Japanese town to block view of Mount Fuji to fend off tourists

Motomochi mentioned littering, crossing the road with busy traffic, ignoring traffic lights, trespassing into private properties. She isn’t unhappy though – 80 per cent of her customers are foreign visitors whose numbers have surged after a pandemic hiatus that kept Japan closed for about two years.

Workers set up a barrier near the Lawson convenience store in Fujikawaguchiko town on Tuesday. Photo: AP

Her neighbourhood suddenly became a popular spot about two years ago, apparently after a photo taken in a particular angle showing Mount Fuji in the background, as if sitting atop a local convenience store, became a social media sensation known as “Mt Fuji Lawson”, town officials say.

The mostly foreign tourists have since crowded the small area, triggering a wave of concerns and complaints from residents about visitors blocking the narrow pavement, taking photos on the busy road or walking into neighbours’ properties, officials said.

In Europe, concerns over tourists overcrowding historic cities led Venice last week to launch a pilot programme to charge day trippers a €5 (US$5.35) entry fee. Authorities hope it will discourage visitors from arriving on peak days and make the city more liveable for its dwindling residents.

Fujikawaguchiko has tried other methods: signs urging visitors not to run into the road and to use the designated pedestrian crossing in English, Chinese, Thai and Korean, and even hiring a security guard as crowd control. None worked.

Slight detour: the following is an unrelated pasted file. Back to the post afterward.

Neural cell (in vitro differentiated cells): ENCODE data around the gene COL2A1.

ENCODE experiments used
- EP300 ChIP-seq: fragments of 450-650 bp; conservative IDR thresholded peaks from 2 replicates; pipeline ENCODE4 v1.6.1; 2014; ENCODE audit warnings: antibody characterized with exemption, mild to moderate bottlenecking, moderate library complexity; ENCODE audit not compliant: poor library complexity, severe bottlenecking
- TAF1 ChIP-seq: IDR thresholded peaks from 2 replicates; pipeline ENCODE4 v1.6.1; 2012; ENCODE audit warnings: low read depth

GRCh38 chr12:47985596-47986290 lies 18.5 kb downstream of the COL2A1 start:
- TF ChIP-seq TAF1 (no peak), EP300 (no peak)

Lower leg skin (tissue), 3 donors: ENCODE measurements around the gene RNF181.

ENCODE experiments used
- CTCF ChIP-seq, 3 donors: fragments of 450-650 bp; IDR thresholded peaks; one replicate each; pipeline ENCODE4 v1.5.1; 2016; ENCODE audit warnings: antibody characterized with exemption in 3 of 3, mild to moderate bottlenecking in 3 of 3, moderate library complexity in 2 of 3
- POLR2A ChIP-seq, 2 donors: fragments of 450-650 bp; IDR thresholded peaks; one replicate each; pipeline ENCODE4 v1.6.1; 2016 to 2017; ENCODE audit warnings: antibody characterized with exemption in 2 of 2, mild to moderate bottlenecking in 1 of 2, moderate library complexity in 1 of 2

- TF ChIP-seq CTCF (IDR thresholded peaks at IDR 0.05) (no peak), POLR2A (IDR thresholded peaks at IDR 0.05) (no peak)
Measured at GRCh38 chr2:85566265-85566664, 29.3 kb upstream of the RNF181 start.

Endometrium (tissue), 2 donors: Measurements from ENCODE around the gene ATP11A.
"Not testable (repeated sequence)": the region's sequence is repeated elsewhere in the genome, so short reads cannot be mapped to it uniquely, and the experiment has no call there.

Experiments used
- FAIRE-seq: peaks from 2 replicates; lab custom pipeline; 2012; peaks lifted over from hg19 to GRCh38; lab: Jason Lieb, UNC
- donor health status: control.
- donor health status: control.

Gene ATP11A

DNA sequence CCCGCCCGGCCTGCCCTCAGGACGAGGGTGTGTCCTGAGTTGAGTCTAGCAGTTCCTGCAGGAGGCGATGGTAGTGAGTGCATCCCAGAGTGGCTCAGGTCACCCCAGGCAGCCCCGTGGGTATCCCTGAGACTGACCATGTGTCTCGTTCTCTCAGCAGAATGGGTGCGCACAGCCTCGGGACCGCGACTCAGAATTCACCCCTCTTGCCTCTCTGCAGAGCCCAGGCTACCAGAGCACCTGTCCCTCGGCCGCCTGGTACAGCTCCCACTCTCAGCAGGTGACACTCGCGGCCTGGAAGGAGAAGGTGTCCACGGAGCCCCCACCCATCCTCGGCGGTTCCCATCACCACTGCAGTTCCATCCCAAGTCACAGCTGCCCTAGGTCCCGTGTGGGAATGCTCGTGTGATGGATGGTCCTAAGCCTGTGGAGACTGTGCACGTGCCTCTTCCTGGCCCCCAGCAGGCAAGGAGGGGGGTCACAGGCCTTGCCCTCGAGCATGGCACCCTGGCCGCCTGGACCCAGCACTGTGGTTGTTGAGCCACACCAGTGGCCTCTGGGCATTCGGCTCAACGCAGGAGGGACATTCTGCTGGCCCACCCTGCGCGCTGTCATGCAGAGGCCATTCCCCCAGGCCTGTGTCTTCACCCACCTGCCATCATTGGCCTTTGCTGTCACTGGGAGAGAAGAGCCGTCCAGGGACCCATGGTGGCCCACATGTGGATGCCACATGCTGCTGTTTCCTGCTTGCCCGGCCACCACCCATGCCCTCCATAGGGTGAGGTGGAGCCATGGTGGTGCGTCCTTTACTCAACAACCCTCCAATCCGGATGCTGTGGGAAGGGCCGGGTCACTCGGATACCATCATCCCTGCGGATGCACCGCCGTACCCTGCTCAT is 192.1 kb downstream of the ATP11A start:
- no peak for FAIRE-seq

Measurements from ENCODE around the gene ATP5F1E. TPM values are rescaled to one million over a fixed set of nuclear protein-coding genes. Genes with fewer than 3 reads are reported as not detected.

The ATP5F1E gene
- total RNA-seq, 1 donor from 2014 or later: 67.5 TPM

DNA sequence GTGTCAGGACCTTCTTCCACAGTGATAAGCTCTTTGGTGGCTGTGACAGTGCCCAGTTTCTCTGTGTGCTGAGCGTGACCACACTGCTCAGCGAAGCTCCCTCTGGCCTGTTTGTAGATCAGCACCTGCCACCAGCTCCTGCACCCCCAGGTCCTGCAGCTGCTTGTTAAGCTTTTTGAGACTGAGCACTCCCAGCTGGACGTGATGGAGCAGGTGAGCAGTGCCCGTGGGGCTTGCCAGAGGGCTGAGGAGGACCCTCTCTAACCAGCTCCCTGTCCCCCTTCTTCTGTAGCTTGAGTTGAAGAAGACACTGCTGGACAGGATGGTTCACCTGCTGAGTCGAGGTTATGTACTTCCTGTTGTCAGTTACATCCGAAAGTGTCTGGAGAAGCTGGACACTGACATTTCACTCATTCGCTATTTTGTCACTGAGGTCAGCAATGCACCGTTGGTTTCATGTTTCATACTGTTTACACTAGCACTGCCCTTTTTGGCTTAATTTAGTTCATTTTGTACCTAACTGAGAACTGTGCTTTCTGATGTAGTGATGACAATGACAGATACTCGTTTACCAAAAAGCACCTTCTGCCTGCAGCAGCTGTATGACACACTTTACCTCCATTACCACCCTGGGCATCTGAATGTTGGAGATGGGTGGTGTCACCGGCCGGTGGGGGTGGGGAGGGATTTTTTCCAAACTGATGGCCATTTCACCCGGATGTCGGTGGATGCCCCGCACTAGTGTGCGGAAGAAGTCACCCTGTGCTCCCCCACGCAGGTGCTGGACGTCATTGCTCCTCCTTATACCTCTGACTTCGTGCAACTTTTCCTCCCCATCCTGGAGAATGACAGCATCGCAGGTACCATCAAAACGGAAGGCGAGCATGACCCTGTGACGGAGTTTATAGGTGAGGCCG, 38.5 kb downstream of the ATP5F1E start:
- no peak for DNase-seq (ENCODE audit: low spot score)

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The black mesh net, when completed in mid-May, will be 2.5 metres (8.2 feet) high and 20 metres (65.6 feet) long, and will almost completely block the view of Mount Fuji, officials said.

Dozens of tourists gathered on Tuesday taking photos even though Mount Fuji was not in sight due to cloudy weather.

Anthony Hok, from France, thought the screen was an overreaction.

“Too big solution for subject not as big, even if tourists are making trouble. Doesn’t look right to me,” he said. The 26-year-old suggested setting up road barriers for safety instead of blocking views for pictures.

A notice seen near the Lawson convenience store in Fujikawaguchiko on Tuesday warns tourists not to run out into the road. Photo: AP

But Helen Pull, a 34-year-old visitor from the UK, was sympathetic to the local concern. While travelling in Japan in the past few weeks, she has seen tourism “really ramped up here in Japan from what we’ve seen”.

“I can see why people who live and work here might want to do something about that,” she said, noting many were taking pictures even when the mountain was not in the view. “That’s the power of the social media.”

Foreign visitors have flocked to Japan since the pandemic border restrictions were lifted, in part due to the weaker yen.

Last year, Japan had more than 25 million visitors, and the number this year is expected to surpass nearly 32 million, a record from 2019, according to the Japan National Tourism Organisation. And the government wants more tourists.

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While the booming tourism has helped the industry, it has triggered complaints from residents in popular tourist destinations, such as Kyoto and Kamakura. In Kyoto, a famous geisha district recently decided to close some private-property alleys.

Locals are uncertain about what to do.

Motomochi said she cannot imagine how the black screen can help control the flow of people on the narrow pedestrian walk and the road next to it.

Yoshihiko Ogawa, who runs a more than half-century-old rice shop in the Fujikawaguchiko area, said the overcrowding worsened in the past few months, with tourists gathering from around 4-5am and talking loudly. He sometimes struggles to get his car in and out of garage.

“We’ve never thought we’d face a situation like this,” Ogawa said, adding he is unsure what the solution might be. “I suppose we all just need to get use to it.”

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